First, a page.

I have never understood the preferential treatment of capital gains and dividends, especially dividends. Back when the top tax bracket was 70% (and, yes, I'm old enough to remember) the capital gains rate was 20%. The wealthy have gotten significant cuts in the tax brackets - the top bracket is now 35%. I see no reason for capital gains to be a maximum of 15%. And if dividends are taxed at 15%, why not interest as well? Both are investment income. Doesn't it penalize conservative savers over risk-takers? Is that what we want to accomplish?
I wrote a lengthy comment, and decided to promote it up to my own blog as a separate entry because (at least at 12:45am) it seemed like a good idea:
The purpose of lower (or zero) tax rates for capital gains is well-known — to encourage investment in businesses, who can use that investment to grow, improving the economy and employing more americans.
If you buy that, including dividends is a rational and actually necessary move. By taxing dividend higher than capital gains, the tax code artificially inflated the value of stock price inflation over return of income via dividends. So rather than pay dividends, business would buy back stock or build up cash, both in an effort to raise the value of their stock. Since paying dividends is a better indication of REAL income (it’s hard to fake income when you have to send real checks), we needed to change the tax code to eliminate this artificial bias toward stock price inflation.
If you wanted to push a lower tax rate on interest, I’d be with you. The argument isn’t as clean, but you could still say we want to encourage savings, and lower taxes on interest would do so. As it is, SOME interest gets special treatment, others don’t — that is why we won’t see this, because it subsidises state and county borrowing (because they are allowed to issue tax-exempt bonds at a lower interest rate).
The tax code as it is makes people do odd things. For example, if you have both normal investment, AND an IRA, you should put all of your INTEREST investments in the IRA, and use your normal investment for risky stock purchases. The reason? Capital gains are taxed at a much lower rate than interest — but ALL earnings in IRAs are taxed as normal income at retirement. So your IRA should have all the non-favored investments.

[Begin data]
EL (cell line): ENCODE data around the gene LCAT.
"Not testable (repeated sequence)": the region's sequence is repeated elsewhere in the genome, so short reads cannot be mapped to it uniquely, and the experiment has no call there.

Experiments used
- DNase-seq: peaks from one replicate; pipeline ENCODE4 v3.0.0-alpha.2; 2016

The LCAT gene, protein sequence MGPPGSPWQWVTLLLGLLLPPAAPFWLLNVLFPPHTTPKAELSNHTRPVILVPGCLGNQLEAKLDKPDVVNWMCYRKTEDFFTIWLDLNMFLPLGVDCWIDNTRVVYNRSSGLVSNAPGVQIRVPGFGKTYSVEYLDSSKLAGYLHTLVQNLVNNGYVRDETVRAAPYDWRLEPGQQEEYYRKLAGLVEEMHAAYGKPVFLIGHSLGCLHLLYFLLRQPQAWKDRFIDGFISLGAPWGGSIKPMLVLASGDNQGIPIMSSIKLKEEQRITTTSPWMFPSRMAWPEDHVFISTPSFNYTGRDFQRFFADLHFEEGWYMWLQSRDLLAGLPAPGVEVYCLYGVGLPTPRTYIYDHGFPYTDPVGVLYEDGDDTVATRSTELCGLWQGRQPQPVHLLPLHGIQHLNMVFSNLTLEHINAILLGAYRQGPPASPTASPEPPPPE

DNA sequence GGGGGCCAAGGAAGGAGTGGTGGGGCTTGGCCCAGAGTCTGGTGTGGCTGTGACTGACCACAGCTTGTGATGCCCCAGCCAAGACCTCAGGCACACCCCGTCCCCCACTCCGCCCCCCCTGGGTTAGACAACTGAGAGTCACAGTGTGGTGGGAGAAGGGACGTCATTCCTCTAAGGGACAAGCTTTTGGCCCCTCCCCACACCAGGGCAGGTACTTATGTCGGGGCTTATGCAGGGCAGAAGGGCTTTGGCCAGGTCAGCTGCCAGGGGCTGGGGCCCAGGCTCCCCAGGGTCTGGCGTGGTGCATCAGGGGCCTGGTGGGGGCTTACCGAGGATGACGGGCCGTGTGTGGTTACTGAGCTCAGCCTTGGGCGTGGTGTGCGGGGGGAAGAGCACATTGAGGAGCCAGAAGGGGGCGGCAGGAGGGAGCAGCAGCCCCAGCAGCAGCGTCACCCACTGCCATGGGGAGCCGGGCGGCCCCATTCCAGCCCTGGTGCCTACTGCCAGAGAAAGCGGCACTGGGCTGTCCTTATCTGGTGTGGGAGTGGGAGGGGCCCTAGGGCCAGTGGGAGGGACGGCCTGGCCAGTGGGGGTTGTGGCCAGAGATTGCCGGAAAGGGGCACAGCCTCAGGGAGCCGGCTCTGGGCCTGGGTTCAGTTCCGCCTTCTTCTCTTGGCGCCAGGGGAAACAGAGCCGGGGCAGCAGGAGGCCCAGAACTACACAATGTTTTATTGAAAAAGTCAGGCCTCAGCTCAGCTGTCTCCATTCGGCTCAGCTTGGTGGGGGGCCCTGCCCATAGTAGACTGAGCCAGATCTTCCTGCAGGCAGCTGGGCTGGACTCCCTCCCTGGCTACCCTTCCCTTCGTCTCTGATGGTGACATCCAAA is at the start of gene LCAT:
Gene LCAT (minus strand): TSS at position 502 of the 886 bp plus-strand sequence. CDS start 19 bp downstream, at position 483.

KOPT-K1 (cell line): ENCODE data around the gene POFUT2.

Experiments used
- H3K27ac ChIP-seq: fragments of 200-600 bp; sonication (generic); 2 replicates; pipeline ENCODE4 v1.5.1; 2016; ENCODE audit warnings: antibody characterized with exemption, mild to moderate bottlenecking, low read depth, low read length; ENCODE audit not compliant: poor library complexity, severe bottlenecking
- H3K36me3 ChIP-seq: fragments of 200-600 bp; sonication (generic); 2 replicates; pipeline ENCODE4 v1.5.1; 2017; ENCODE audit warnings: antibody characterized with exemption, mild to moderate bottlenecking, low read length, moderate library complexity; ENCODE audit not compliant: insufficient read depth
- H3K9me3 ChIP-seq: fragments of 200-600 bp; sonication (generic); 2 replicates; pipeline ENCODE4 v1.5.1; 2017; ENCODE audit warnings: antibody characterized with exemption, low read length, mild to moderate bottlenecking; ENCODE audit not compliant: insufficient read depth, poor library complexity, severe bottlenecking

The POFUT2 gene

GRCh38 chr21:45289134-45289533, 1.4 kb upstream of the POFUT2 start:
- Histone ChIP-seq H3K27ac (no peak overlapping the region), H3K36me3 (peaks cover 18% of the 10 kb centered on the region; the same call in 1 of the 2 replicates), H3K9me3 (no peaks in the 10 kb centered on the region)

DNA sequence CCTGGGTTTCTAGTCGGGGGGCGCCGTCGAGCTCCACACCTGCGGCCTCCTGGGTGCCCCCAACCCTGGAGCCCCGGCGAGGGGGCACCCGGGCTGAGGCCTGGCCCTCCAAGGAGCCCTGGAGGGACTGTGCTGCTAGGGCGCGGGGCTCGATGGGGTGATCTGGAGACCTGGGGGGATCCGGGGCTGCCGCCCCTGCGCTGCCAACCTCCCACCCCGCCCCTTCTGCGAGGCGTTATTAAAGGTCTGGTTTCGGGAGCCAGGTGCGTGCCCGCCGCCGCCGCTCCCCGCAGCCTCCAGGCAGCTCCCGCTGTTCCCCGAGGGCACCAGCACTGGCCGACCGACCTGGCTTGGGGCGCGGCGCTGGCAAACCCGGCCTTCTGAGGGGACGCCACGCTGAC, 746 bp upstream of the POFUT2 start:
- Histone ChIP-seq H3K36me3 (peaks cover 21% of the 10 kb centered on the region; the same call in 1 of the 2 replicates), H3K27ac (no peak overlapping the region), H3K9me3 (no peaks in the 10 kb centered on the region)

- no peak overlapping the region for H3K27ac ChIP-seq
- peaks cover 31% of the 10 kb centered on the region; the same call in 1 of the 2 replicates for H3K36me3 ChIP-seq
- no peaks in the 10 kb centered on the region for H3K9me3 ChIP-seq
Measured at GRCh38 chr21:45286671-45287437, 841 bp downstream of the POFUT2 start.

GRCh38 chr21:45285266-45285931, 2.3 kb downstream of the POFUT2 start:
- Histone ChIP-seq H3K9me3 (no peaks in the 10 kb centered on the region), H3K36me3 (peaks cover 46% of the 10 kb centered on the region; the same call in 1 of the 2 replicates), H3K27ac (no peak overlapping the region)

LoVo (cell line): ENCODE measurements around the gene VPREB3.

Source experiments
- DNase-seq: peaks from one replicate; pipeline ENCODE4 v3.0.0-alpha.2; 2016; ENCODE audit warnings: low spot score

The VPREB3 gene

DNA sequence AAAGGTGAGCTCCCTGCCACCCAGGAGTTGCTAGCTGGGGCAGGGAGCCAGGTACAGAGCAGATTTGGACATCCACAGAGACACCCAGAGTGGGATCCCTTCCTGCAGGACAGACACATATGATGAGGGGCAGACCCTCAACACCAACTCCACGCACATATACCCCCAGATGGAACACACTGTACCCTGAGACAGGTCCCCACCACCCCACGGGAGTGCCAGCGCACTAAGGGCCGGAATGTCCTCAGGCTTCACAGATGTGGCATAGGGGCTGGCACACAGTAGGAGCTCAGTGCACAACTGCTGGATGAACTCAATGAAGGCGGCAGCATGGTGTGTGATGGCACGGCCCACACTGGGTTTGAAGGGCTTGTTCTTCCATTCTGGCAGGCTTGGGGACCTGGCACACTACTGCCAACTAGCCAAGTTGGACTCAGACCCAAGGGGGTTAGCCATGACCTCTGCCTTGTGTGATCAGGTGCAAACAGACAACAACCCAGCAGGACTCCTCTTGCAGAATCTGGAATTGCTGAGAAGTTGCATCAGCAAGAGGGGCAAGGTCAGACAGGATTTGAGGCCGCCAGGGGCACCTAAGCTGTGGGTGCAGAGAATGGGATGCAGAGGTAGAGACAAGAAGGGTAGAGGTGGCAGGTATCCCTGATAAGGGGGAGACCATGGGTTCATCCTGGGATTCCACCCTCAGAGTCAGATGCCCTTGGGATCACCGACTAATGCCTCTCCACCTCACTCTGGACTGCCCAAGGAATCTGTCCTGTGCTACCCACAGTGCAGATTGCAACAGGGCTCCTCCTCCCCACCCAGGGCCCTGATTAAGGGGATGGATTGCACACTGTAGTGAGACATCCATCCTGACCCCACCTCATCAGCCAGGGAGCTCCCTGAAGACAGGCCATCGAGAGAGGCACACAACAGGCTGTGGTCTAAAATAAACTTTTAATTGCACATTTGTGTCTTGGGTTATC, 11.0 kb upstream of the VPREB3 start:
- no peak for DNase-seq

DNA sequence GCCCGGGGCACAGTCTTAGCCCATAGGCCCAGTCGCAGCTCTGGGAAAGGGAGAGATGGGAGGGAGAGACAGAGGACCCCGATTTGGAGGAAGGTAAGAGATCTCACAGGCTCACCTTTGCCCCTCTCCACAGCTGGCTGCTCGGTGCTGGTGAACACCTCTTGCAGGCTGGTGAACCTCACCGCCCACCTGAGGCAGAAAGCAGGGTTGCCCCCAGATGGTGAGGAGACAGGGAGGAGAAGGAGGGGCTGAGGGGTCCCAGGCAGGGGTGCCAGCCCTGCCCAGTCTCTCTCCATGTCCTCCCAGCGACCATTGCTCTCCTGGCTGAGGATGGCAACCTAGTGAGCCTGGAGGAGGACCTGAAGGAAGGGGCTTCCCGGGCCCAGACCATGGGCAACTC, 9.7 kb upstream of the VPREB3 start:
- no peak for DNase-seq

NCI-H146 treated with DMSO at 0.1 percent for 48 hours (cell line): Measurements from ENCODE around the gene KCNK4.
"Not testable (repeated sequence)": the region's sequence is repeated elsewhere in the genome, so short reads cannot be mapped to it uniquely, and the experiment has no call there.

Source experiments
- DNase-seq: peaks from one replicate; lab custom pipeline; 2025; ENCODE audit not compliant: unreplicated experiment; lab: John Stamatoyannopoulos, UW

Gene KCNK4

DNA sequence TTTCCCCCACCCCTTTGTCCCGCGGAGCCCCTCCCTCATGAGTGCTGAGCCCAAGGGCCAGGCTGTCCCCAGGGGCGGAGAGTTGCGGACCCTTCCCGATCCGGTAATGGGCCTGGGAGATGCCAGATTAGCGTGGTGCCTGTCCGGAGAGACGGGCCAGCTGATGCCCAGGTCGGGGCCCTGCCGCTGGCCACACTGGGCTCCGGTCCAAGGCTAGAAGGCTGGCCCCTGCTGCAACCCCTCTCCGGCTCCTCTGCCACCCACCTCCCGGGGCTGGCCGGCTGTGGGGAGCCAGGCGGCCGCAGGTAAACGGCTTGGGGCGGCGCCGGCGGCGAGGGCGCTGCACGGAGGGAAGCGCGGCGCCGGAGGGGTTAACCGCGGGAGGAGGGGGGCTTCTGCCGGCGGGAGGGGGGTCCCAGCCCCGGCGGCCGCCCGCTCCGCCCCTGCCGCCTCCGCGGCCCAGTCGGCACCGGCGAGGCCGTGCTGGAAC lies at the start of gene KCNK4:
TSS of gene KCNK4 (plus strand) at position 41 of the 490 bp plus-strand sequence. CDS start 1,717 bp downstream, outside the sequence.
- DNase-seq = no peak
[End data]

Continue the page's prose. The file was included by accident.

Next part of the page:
From a theoretical perspective, a fair tax code would tax investments only on the inflation-adjusted increase. If I buy a stock, and 5 years later it has only increased at the rate of inflation, I haven’t really made ANY money - the sale gives me money that buys the same items I could have bought 5 years earlier. But I can’t imagine how complicate THAT sort of calculation could be.
The lower tax rates for capital gains is a quick-and-dirty way of mimicking the theoretical desire for taxing only REAL gains, while encouraging people to invest for the long term.
What I don’t like is that while gains are fully taxed in the year they occur, losses can only be taken against gains, with only $3,000 loss allowed each year. People like myself, without a lot of money, and with large losses in the stock market, literally can take DECADES to write off all of our losses. If you earn $10,000 in one year, and lose 10,000 the next, it will be 4 years before you get your losses reflected in your taxes — but if you lose 10,000, and gain it the next year, all of the losses are taken care of in that year.
I like the teacher tax deduction — although it signals a problem with local schools providing the tools teachers need.